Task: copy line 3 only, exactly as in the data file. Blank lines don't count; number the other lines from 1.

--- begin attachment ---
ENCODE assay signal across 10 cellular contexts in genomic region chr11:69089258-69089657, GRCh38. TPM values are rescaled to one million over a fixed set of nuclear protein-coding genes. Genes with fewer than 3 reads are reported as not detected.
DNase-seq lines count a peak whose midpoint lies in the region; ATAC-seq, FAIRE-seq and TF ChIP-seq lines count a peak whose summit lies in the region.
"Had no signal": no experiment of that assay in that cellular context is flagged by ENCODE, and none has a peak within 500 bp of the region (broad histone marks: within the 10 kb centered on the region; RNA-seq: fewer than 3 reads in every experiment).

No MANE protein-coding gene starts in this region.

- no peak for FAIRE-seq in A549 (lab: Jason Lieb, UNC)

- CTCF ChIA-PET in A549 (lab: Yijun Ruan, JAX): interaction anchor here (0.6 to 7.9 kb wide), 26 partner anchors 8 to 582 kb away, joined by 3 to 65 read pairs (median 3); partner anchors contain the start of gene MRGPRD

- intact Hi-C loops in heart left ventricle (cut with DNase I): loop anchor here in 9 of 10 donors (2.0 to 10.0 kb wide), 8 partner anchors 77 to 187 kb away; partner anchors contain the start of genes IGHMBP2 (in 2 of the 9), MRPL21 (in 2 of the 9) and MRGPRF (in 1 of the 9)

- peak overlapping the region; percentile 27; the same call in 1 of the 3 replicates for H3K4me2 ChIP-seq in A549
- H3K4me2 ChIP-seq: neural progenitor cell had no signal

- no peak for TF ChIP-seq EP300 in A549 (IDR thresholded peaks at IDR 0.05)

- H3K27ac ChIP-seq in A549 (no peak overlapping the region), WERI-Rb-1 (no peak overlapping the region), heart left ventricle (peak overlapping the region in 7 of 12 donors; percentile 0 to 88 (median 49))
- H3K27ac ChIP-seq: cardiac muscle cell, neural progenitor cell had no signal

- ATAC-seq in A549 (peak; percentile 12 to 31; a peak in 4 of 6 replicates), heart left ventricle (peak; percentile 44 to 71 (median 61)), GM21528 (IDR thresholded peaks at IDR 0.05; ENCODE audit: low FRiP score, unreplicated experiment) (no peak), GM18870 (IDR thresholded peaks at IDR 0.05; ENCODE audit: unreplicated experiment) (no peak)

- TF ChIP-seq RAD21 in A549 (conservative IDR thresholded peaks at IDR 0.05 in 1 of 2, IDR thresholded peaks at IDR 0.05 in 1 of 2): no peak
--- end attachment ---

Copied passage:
"Had no signal": no experiment of that assay in that cellular context is flagged by ENCODE, and none has a peak within 500 bp of the region (broad histone marks: within the 10 kb centered on the region; RNA-seq: fewer than 3 reads in every experiment).